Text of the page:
I used the picture of peat moss to show yet another casualty of COVID-19. It became as scarce as toilet paper. In fact there isn’t any to be found in a 60 mile radius of my home. I had become quite fond of using it for bedding for young poultry and suddenly the supply dried up and and one could not order or locate any. I noticed the first time I was out and had to resort to using wood shavings the awful ammonia smell started less than week in the brooder house and that makes my eyes water and I feel congested when exposed to it. Peat moss stays dry and never is there an ammonia smell and the birds see to love the fresh peat moss to dust bathe in and coccidiosis is just about a thing of the past with the drier conditions. My one outbreak of coccidiosis this summer was during the time I was using wood shavings for bedding and it got damp in the pen area. I would most certainly now after 2 years of study firmly support that sphagnum peat moss is by far the best bedding material for small poultry. I would encourage all to give it a try and I think you will be amazed. A 2.2 cubic foot bag of compressed peat moss goes for around $10 here. A bag of wood shavings about $5.50. It takes me 2 bags of wood shavings to cover the same area one bag of compressed peat moss covers. This makes the cost $10 for peat moss and $11 for wood shavings for 1 building. The catch is I have to clean every week with wood shavings so it costs $11 per week. With peat moss in normal conditions I have to clean once every 3 weeks ( if I don’t spill water). This makes the cost actually $3.33 per week for peat moss as opposed to $11.00 for wood shavings. You have to clean more frequently with waterfowl but you do with both items so the difference is equal.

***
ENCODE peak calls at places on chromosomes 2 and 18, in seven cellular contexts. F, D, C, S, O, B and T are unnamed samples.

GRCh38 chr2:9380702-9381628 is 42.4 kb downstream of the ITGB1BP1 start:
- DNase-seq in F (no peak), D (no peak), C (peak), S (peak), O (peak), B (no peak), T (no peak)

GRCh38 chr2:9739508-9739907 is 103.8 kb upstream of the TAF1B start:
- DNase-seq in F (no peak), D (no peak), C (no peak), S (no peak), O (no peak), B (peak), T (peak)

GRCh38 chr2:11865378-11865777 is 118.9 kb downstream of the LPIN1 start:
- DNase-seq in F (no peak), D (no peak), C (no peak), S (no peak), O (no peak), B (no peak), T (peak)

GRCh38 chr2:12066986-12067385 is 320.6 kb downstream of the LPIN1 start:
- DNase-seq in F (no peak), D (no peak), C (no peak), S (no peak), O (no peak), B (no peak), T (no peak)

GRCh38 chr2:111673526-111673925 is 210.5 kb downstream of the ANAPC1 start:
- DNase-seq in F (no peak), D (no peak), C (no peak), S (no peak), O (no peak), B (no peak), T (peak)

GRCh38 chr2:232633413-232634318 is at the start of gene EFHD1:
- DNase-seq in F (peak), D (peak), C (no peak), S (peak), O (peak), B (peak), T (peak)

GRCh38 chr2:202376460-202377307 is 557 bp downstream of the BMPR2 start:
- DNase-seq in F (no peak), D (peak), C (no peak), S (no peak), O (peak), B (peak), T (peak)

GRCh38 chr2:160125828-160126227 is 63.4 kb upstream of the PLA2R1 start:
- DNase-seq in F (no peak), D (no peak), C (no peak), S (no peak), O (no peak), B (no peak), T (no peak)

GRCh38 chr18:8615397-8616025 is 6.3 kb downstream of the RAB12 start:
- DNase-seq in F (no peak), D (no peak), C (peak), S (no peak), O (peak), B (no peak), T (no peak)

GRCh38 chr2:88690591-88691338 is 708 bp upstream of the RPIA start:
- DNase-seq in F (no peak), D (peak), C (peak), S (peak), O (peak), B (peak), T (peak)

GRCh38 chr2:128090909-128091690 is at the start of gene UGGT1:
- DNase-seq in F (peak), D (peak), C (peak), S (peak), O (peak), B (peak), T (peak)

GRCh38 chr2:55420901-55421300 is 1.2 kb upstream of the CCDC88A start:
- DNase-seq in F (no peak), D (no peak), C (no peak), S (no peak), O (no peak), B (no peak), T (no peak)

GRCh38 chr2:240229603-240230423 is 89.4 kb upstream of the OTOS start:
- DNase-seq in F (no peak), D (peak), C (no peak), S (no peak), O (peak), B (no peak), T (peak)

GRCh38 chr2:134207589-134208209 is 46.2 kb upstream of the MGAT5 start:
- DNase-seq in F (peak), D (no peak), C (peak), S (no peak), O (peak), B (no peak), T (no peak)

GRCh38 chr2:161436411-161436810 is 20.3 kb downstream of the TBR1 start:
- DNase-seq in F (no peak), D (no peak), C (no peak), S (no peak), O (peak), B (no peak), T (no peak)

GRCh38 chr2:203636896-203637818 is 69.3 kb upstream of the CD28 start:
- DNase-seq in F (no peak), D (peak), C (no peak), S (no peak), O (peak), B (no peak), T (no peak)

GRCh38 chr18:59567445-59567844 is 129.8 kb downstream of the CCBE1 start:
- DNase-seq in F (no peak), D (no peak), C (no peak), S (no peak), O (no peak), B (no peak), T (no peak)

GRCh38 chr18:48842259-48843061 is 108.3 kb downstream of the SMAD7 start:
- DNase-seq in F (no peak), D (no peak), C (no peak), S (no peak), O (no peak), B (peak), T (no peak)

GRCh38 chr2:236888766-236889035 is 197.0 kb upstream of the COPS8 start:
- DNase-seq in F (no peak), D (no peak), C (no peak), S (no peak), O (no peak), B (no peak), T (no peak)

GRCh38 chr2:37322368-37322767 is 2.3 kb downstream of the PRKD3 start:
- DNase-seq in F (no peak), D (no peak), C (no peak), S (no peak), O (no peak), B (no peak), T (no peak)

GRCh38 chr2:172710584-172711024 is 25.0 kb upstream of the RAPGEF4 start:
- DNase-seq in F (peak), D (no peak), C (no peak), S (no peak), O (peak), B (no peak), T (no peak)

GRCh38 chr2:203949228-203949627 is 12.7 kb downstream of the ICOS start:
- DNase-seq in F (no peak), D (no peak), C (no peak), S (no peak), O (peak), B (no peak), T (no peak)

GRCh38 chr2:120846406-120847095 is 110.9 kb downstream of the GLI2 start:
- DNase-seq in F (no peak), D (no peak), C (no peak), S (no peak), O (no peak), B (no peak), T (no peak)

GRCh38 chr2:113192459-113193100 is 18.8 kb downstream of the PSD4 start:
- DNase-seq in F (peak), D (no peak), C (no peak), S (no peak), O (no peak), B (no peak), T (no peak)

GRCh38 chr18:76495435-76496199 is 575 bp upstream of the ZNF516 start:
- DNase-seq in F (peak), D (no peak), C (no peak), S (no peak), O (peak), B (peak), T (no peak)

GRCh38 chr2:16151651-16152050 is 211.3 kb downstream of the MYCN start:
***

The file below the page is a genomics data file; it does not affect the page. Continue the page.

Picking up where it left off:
The return to weekly blogs will be slow and steady and will have a direct correlation to when harvest season winds down and it gets dark earlier in the evening.